Arguelles, the IT sales executive, admits she feels the same way and has become pickier. “I need someone on equal footing, someone with a steady income who is ambitious and strives for goals. Because I’m self sufficient, I don’t feel the need to settle.” This could be an increasing challenge because men disproportionately have suffered an income drop during the recession.
But it is not just dating that represents a challenge for high-achieving women. Married women say they struggle with romance too.
“I have clients who are powerful and successful women. Everything they touch turns to gold except their relationship,” says Gladys Diaz, owner of Heart’s Desire International. “Their businesses are booming and their marriages are falling apart.”
Just last week, Teana McDonald, a Fort Lauderdale business owner and businesswomen’s organization president , arrived home and found herself still in boss mode. She began shouting to-dos at her husband before he even had time to decompress after work.” The list was running in my head and I had to get it out,” she says. “I start spewing, ‘Did you pay the school? Did you take out the trash?’…Then, I realized I sounded like I was still at work.”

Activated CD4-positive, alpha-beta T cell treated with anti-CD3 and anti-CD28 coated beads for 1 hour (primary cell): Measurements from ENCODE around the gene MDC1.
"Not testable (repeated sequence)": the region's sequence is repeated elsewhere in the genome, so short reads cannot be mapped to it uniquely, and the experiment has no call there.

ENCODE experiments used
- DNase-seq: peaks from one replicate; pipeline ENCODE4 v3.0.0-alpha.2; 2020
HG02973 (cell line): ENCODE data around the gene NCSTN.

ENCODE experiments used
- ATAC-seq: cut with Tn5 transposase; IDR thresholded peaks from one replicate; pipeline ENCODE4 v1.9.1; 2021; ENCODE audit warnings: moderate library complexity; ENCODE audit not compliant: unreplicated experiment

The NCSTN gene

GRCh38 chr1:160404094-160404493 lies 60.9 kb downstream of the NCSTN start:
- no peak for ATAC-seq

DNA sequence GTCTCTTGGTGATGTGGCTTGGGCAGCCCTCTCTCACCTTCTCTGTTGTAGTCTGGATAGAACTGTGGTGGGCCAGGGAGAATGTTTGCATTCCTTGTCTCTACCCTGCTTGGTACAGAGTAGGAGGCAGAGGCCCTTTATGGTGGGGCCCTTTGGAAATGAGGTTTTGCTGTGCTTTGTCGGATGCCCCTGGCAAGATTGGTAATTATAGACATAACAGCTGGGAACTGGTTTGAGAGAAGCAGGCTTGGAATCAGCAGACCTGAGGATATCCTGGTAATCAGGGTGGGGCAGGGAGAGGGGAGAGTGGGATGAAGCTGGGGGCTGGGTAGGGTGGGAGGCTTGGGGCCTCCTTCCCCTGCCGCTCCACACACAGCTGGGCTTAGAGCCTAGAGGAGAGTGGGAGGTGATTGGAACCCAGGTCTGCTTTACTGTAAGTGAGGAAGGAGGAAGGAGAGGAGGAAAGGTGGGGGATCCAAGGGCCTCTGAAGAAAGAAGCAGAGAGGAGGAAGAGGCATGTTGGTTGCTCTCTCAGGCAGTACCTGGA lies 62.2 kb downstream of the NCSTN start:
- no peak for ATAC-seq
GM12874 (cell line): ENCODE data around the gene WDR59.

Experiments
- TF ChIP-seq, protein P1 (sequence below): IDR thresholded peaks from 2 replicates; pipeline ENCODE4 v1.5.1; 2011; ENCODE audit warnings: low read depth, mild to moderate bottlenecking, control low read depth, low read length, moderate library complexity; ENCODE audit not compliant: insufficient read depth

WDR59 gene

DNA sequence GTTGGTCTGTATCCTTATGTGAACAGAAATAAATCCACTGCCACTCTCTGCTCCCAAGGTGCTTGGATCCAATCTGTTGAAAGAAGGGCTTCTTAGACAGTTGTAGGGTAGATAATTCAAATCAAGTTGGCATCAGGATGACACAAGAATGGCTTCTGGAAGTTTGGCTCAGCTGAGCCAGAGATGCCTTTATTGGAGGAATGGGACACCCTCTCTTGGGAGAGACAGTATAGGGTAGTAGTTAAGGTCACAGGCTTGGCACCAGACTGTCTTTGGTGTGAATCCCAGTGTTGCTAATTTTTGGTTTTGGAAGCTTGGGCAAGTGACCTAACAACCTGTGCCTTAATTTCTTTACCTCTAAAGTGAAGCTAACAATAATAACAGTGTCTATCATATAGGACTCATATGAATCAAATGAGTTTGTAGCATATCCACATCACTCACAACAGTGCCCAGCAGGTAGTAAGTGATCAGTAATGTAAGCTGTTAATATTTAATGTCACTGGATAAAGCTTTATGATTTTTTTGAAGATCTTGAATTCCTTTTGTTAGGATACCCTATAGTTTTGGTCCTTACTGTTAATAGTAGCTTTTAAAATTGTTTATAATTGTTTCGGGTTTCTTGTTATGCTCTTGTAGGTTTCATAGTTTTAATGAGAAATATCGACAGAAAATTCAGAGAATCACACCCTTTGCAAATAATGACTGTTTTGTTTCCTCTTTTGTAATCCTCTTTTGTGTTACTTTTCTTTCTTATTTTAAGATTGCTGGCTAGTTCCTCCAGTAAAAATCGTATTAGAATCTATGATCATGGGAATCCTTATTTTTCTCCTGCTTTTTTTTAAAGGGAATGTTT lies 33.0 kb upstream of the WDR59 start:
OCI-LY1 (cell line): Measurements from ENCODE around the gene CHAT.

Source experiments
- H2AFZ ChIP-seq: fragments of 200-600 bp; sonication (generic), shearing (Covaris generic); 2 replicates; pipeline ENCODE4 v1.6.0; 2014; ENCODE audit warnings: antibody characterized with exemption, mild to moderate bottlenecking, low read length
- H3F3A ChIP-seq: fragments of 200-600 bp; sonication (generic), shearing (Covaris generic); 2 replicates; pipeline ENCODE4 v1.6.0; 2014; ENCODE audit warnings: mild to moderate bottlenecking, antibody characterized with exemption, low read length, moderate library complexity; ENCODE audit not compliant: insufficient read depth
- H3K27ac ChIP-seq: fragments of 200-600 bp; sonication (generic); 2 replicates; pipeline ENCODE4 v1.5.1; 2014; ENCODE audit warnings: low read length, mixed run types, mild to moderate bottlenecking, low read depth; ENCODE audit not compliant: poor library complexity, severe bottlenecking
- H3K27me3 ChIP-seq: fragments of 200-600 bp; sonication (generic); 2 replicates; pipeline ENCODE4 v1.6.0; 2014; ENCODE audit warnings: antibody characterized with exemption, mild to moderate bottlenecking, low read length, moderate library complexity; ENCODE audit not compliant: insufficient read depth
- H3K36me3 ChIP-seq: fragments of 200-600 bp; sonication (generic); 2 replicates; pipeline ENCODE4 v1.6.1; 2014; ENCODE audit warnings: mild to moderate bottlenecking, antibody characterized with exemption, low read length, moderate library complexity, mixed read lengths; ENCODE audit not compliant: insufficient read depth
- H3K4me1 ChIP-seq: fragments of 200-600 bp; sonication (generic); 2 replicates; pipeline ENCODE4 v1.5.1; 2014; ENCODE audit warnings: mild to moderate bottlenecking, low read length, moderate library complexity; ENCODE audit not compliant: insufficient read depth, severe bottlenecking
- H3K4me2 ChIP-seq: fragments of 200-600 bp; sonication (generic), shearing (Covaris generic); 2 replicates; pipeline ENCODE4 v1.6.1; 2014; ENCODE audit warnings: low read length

PUT DOWN IPHONE
Diaz says she coaches married women like McDonald to stop trying to manage their spouse like employees. She also encourages them to put down the iPhone and give their spouse more attention.
She acknowledges that’s not easy for hard-working businesswomen who return home exhausted to switch over to romantic mode. For that reason, a friend of mine insists men need to step it up, too: “There is more that guys can do to bring out the woman in us.” With women, small gifts like flowers and cards still hit a soft spot.
Ezratti says with relationships now based on shared passion rather than specialized roles, women and men may need to reprioritize romance
“Dating, marriage and romance are as much a job as being a good worker or boss. But it should be a fun job.”
Workplace columnist Cindy Krischer Goodman is CEO of BalanceGal, a provider of news and advice on how to balance work and life. Connect with her at firstname.lastname@example.org or worklifebalancingact.com.